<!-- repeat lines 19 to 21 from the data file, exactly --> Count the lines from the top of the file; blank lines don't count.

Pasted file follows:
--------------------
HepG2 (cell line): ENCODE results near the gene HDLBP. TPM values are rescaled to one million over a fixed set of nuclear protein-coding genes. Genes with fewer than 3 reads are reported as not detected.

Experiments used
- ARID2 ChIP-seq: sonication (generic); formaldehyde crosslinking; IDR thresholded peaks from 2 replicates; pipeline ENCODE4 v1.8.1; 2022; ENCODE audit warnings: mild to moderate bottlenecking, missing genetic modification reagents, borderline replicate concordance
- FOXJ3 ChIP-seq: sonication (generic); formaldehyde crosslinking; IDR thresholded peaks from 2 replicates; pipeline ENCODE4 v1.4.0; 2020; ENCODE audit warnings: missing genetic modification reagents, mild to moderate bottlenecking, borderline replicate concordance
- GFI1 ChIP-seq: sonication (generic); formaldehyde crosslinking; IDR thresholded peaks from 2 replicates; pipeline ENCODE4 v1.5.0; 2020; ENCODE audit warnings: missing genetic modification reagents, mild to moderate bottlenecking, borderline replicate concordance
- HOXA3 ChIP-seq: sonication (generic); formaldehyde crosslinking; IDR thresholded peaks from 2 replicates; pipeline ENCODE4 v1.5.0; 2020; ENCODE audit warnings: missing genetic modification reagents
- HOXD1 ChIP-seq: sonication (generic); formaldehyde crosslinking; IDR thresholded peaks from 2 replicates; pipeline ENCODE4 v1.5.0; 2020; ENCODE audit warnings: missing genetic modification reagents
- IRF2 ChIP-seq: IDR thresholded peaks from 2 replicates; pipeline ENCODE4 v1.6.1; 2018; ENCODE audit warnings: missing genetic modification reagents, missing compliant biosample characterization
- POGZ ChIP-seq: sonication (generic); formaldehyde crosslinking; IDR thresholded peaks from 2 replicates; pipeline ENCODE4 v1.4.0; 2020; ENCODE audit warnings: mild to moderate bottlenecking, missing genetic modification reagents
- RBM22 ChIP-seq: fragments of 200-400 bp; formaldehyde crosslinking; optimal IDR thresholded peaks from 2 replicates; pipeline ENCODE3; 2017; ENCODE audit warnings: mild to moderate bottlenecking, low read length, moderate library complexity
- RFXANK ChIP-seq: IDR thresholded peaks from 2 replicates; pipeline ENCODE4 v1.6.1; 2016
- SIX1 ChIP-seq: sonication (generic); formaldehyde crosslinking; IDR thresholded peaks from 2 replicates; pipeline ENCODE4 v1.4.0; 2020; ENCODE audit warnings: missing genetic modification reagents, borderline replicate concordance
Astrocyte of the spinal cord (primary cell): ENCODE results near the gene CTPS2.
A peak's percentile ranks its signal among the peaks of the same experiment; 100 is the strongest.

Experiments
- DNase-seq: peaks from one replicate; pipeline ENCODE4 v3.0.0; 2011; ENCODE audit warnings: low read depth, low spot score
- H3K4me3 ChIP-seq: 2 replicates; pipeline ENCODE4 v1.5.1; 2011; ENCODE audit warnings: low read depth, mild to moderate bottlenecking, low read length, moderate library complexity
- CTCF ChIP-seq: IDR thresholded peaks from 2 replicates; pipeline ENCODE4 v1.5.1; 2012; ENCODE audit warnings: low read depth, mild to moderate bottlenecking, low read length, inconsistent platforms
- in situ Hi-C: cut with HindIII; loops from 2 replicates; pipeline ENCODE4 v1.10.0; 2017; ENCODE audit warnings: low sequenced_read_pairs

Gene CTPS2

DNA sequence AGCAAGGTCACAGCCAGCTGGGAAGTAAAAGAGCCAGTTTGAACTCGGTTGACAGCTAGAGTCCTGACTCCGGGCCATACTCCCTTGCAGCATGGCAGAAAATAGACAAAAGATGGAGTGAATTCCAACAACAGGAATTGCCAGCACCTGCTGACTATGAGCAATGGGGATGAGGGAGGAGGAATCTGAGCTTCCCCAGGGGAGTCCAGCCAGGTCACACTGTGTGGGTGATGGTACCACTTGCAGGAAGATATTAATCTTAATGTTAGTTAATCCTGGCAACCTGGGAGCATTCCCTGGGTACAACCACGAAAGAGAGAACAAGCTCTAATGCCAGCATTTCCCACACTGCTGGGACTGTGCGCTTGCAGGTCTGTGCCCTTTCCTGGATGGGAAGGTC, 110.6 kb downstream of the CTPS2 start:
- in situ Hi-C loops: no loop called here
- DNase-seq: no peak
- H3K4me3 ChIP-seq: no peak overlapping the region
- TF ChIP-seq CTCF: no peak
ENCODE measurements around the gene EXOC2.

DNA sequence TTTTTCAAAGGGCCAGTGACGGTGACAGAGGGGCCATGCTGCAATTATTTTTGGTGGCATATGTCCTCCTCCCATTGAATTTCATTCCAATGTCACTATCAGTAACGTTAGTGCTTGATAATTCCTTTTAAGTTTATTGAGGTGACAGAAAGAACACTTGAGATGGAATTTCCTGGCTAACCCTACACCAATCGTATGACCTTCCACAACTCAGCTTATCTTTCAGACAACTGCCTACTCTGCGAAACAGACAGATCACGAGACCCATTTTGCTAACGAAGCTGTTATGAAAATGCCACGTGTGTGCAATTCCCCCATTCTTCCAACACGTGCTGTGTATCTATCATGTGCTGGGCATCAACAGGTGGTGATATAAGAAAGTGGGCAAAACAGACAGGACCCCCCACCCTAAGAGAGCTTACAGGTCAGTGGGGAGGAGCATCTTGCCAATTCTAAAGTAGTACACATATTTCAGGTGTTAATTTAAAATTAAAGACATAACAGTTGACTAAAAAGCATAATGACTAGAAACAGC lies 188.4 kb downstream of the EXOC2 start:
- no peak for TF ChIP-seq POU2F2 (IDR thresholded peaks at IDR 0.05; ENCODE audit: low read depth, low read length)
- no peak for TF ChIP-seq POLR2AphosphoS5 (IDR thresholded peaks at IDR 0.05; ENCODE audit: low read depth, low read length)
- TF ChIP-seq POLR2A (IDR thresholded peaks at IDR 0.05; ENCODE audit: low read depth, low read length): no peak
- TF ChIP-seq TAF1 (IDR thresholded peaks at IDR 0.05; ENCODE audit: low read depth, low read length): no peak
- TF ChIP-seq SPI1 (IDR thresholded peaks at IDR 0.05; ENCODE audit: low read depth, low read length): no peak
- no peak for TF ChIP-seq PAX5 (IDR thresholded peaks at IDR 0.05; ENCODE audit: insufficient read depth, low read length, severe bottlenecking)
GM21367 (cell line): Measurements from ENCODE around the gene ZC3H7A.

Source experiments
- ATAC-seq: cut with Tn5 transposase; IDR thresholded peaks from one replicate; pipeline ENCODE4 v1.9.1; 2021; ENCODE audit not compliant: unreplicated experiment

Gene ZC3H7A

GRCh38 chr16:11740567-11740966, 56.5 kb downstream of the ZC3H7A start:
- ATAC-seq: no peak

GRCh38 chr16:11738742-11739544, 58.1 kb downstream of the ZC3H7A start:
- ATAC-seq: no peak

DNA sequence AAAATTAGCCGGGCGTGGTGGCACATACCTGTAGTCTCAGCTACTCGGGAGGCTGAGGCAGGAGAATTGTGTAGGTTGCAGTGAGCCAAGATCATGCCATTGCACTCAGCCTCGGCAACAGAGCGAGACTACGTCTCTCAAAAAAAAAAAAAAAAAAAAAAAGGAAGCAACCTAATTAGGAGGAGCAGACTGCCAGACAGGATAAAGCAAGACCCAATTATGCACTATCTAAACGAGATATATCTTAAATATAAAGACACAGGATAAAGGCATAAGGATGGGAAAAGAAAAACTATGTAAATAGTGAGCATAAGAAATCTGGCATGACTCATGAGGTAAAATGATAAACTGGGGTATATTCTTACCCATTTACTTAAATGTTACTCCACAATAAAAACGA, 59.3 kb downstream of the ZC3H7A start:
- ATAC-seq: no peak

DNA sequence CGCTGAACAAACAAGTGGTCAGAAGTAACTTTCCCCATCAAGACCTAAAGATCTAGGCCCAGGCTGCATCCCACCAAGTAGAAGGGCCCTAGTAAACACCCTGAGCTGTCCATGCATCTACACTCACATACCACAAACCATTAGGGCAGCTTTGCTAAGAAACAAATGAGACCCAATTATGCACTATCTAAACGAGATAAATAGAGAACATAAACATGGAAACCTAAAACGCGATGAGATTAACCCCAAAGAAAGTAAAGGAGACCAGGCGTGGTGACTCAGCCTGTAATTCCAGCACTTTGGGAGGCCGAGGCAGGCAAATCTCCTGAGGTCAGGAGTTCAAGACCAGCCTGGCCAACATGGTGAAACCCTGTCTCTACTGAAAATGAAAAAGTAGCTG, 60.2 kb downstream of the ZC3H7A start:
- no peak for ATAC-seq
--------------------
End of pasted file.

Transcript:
- in situ Hi-C: cut with HindIII; loops from 2 replicates; pipeline ENCODE4 v1.10.0; 2017; ENCODE audit warnings: low sequenced_read_pairs

Gene CTPS2

DNA sequence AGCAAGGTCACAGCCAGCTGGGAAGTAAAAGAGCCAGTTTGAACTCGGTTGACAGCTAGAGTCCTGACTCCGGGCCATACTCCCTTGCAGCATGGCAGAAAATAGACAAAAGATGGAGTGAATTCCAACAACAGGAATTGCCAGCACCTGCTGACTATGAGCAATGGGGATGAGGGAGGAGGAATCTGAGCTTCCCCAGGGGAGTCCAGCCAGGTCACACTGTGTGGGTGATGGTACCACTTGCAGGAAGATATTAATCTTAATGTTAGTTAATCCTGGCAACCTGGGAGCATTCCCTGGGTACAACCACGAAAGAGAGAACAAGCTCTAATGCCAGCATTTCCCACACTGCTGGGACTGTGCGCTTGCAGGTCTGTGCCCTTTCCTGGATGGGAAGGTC, 110.6 kb downstream of the CTPS2 start: